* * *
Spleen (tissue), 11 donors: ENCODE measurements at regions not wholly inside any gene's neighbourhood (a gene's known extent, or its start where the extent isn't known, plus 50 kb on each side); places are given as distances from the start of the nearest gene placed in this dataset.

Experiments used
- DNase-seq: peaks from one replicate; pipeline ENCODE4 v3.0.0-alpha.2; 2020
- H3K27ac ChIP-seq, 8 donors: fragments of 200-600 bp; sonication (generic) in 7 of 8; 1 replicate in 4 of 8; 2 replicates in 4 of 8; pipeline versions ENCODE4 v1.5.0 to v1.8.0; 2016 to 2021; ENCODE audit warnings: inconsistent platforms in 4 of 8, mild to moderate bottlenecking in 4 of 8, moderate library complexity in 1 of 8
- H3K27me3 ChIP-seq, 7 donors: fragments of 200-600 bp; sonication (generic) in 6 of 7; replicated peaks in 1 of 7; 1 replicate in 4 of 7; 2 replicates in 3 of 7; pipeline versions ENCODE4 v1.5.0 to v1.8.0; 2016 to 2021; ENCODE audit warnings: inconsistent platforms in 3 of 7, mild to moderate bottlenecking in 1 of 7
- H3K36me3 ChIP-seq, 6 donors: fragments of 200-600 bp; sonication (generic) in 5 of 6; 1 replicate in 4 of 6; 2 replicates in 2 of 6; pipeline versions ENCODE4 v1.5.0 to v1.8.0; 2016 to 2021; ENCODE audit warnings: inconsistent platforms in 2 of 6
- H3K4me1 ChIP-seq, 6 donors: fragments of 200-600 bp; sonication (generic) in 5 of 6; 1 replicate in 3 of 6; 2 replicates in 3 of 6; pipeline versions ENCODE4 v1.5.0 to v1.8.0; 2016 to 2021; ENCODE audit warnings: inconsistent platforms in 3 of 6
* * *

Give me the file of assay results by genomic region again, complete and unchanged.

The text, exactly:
Spleen (tissue), 11 donors: ENCODE measurements at regions not wholly inside any gene's neighbourhood (a gene's known extent, or its start where the extent isn't known, plus 50 kb on each side); places are given as distances from the start of the nearest gene placed in this dataset.

Experiments used
- DNase-seq: peaks from one replicate; pipeline ENCODE4 v3.0.0-alpha.2; 2020
- H3K27ac ChIP-seq, 8 donors: fragments of 200-600 bp; sonication (generic) in 7 of 8; 1 replicate in 4 of 8; 2 replicates in 4 of 8; pipeline versions ENCODE4 v1.5.0 to v1.8.0; 2016 to 2021; ENCODE audit warnings: inconsistent platforms in 4 of 8, mild to moderate bottlenecking in 4 of 8, moderate library complexity in 1 of 8
- H3K27me3 ChIP-seq, 7 donors: fragments of 200-600 bp; sonication (generic) in 6 of 7; replicated peaks in 1 of 7; 1 replicate in 4 of 7; 2 replicates in 3 of 7; pipeline versions ENCODE4 v1.5.0 to v1.8.0; 2016 to 2021; ENCODE audit warnings: inconsistent platforms in 3 of 7, mild to moderate bottlenecking in 1 of 7
- H3K36me3 ChIP-seq, 6 donors: fragments of 200-600 bp; sonication (generic) in 5 of 6; 1 replicate in 4 of 6; 2 replicates in 2 of 6; pipeline versions ENCODE4 v1.5.0 to v1.8.0; 2016 to 2021; ENCODE audit warnings: inconsistent platforms in 2 of 6
- H3K4me1 ChIP-seq, 6 donors: fragments of 200-600 bp; sonication (generic) in 5 of 6; 1 replicate in 3 of 6; 2 replicates in 3 of 6; pipeline versions ENCODE4 v1.5.0 to v1.8.0; 2016 to 2021; ENCODE audit warnings: inconsistent platforms in 3 of 6